Strange Maps #801
Got a strange map? Let me know at email@example.com.
(1) A top ten of closest stars:
1 Proxima Centauri (4.25 ly) – in the same star system as the next two.
2 Alpha Centauri A (4.36 ly) – the main star in Centaurus, a constellation in the southern sky.
2 Alpha Centauri B (4.36 ly) – slightly smaller and less luminous than both our sun and Centauri A.
4 Barnard's Star (5.96 ly) – the closest star in the Northern Hemisphere.
5 Luhman 16A (6.59 ly) – the primary in a binary brown-dwarf constellation, discovered only in 2013.
5 Luhman 16B (6.59 ly) – orbits its companion star at a distance of about 3 AU, with a period of about 25 years.
7 WISE 0855−0714 (7.20 ly) – located in the constellation Hydra, its discovery was announced in 2014 by the people that also brought you #5.
8 Wolf 359 (7.78 ly) – with a cool name like that, it's no wonder this star crops up in lots of sci fi, from Terry Pratchett to Star Trek.
9 Lalande 21185 (8.29 ly) – a red dwarf in the constellation Ursa Major.
10 Sirius A (8.58 ly) – main star of a binary system that is the brightest object in the night sky
10 Sirius B (8.58 ly) – a white dwarf much smaller than Sirius A, with which it is locked in a 50-year orbit.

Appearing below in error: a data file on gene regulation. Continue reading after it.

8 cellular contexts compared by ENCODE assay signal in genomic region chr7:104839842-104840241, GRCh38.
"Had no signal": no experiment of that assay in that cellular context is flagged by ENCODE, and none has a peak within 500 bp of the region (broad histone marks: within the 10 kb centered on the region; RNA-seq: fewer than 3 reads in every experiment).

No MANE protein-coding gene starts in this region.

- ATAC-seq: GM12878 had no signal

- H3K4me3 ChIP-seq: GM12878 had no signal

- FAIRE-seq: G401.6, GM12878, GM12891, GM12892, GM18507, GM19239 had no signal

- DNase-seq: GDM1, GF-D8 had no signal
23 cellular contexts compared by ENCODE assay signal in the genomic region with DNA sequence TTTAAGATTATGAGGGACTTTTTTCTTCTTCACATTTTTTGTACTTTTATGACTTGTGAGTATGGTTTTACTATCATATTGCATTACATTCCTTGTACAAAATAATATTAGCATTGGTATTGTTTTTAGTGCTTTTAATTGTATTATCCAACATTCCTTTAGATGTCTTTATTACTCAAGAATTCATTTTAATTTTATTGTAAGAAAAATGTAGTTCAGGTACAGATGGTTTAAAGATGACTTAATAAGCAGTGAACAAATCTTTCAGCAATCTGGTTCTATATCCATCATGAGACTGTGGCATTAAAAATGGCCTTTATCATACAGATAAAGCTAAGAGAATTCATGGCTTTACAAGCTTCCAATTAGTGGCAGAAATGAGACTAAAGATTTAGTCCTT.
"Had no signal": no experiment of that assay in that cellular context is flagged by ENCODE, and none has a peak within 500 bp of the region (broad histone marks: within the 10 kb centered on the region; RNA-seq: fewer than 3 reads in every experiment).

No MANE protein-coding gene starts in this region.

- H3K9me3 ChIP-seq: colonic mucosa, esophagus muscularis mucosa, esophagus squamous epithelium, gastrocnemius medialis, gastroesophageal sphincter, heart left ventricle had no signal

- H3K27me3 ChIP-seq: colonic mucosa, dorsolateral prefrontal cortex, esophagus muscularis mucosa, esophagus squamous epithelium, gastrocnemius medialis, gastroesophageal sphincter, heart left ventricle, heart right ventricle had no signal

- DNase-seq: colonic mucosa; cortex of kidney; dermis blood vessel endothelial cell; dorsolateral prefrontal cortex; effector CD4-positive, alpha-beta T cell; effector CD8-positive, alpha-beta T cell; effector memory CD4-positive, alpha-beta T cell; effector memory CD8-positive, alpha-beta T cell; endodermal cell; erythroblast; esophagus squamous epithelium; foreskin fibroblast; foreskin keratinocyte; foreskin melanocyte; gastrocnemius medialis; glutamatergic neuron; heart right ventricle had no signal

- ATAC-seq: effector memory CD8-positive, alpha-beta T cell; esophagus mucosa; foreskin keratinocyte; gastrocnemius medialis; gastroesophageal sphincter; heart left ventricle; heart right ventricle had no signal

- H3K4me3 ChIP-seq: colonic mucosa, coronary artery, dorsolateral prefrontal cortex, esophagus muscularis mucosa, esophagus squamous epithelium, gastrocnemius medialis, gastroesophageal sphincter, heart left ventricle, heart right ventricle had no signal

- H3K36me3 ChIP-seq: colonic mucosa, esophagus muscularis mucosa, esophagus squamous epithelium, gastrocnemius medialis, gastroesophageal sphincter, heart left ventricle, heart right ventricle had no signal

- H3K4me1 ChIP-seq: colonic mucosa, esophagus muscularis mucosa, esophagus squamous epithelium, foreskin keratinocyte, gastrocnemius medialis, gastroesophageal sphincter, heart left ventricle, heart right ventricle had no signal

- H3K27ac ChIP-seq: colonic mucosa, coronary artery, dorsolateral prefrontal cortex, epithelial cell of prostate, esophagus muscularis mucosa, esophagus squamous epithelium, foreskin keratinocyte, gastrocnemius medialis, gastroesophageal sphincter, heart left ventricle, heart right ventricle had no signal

(2) Like the Moon with the Earth, which is why we only ever see one side of our natural satellite. The Moon's other side gets as much sunlight as the Earth-facing side. It is only 'dark' in the sense that is was unknown for so long (the Soviets had it mapped by 1960).
The team caught a glimpse of a process that takes 18,000,000,000,000,000,000,000 years.
- In Italy, a team of scientists is using a highly sophisticated detector to hunt for dark matter.
- The team observed an ultra-rare particle interaction that reveals the half-life of a xenon-124 atom to be 18 sextillion years.
- The half-life of a process is how long it takes for half of the radioactive nuclei present in a sample to decay.
Humans are particularly prone to shiver when a group does or thinks the same thing at the same time.
A few years ago, I proposed that the feeling of cold in one's spine, while for example watching a film or listening to music, corresponds to an event when our vital need for cognition is satisfied.
Certain colors are globally linked to certain feelings, the study reveals.
- Color psychology is often used in marketing to alter your perception of products and services.
- Various studies and experiments across multiple years have given us more insight into the link between personality and color.
- The results of a new study spanning 6 continents (30 nations) shows universal correlations between colors and emotions around the globe.